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In the previous section we reviewed the TCP/IP and OSI model.

For the sake of clarity, we


will be using the TCP/IP model to demonstrate encapsulation, as compared to the OSI model.
If you are still struggling with grasping concepts of the TCP/IP model you may wish to view
the previous section once more. Otherwise, onward to the encapsulation process!

The TCP/IP Model


As we learned in the previous section, the TCP/IP model has four layers. You can view a
diagram of the model below.

Keep in mind that we divide the stack into four separate layers because they each perform a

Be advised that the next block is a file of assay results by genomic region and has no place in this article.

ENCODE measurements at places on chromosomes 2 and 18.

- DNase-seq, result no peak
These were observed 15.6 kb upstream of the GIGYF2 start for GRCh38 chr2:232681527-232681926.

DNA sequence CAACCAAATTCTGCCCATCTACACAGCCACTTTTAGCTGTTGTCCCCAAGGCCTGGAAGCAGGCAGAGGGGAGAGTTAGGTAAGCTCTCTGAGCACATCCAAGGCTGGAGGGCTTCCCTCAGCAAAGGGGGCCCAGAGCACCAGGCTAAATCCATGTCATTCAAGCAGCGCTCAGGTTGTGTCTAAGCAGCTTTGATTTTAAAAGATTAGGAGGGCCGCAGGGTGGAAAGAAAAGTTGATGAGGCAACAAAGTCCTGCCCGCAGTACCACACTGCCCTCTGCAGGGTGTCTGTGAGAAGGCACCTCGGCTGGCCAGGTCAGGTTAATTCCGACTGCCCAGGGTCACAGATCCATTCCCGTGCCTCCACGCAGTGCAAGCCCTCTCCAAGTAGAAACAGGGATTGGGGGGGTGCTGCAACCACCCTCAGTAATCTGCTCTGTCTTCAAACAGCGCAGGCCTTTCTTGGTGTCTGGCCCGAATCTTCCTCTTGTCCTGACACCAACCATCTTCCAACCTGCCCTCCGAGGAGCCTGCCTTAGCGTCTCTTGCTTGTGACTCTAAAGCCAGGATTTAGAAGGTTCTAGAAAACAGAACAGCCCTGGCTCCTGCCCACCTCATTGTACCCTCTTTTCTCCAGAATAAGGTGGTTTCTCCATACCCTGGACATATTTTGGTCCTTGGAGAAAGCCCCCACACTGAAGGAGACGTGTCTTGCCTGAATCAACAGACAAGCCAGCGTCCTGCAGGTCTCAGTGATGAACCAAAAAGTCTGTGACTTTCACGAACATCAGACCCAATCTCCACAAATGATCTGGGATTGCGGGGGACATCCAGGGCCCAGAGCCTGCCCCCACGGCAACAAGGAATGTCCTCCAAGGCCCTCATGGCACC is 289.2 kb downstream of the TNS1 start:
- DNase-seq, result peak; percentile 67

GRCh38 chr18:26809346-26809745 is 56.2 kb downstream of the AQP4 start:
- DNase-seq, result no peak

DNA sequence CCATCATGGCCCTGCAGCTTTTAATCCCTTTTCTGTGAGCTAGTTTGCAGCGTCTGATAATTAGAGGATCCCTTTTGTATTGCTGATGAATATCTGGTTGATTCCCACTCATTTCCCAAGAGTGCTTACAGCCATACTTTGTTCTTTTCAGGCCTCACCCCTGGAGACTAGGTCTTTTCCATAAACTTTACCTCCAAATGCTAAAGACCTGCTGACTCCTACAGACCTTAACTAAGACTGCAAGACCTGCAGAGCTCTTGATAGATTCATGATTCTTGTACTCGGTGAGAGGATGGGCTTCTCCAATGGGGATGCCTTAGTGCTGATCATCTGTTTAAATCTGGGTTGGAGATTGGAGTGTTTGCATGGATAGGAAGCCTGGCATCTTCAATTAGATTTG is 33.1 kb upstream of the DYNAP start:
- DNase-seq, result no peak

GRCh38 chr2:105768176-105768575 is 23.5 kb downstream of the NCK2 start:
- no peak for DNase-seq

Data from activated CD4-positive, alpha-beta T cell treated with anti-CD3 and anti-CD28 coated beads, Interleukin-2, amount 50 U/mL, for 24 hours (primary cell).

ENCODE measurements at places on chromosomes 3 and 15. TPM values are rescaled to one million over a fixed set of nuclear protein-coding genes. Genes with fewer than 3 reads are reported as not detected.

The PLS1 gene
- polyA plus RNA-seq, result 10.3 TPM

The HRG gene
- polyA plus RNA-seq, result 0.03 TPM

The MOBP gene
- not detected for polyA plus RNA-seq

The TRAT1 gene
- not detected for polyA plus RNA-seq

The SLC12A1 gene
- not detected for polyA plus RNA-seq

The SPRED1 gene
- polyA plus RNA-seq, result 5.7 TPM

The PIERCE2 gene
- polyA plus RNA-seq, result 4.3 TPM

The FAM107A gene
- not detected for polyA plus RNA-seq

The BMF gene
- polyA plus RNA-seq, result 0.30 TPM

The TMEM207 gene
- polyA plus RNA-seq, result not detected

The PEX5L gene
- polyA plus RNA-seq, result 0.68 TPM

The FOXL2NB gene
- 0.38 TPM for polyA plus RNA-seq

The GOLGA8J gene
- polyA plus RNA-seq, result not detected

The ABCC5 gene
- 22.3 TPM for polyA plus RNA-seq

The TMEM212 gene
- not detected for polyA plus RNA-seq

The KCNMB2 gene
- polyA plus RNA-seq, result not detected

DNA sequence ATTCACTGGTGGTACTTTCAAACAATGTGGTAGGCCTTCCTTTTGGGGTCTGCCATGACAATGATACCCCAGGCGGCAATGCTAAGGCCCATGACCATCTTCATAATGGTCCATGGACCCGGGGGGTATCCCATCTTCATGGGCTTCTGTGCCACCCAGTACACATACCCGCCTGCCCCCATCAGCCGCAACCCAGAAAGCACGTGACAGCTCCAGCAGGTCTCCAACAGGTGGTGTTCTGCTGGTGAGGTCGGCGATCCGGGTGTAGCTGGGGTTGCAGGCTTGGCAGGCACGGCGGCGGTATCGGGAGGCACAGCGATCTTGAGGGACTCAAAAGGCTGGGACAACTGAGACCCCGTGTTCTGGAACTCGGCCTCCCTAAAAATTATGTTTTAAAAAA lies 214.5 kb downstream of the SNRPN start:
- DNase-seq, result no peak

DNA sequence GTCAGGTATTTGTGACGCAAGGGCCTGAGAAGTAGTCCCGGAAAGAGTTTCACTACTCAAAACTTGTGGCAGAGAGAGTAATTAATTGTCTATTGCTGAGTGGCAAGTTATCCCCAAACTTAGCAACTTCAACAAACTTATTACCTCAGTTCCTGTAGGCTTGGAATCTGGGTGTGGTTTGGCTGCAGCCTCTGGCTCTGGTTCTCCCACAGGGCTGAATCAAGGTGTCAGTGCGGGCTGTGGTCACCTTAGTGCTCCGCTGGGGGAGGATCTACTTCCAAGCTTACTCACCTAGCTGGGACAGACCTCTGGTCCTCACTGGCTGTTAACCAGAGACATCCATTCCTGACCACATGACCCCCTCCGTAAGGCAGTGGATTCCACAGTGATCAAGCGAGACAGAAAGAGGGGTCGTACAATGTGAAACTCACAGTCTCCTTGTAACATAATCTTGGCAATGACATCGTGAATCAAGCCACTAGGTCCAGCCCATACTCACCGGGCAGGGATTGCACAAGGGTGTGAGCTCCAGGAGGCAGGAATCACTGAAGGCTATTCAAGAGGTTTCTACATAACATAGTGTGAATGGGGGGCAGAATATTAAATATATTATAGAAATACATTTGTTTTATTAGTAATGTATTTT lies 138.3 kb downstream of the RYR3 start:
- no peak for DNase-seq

certain role or task. As data is being sent from one computer, it will pass from the top layer to
the bottom. On the receiving end, the data will then be rebuilt from the bottom layer to the
top. You can view an example of this process below.

Each layer a packet of information travels through adds what is called a header. Think of it in
terms of a Russian doll. Youre probably familiar with them: each doll has another smaller
doll inside of it. Just like the dolls, each layer a sending packet passes through gains another
header (or doll). When the packet is being rebuilt on the receiving end, each header is
unpackaged the same way. You can see an example of a sending packet gaining header
information below.

Note that at the receiving end, we would have the reverse process (Headers would be taken
away at each layer, until the receiving packet is by itself.)
Since each layer of the TCP/IP model does a unique task separate of the other layers, we refer
to the data package at each layer with different names. For instance, the data package at the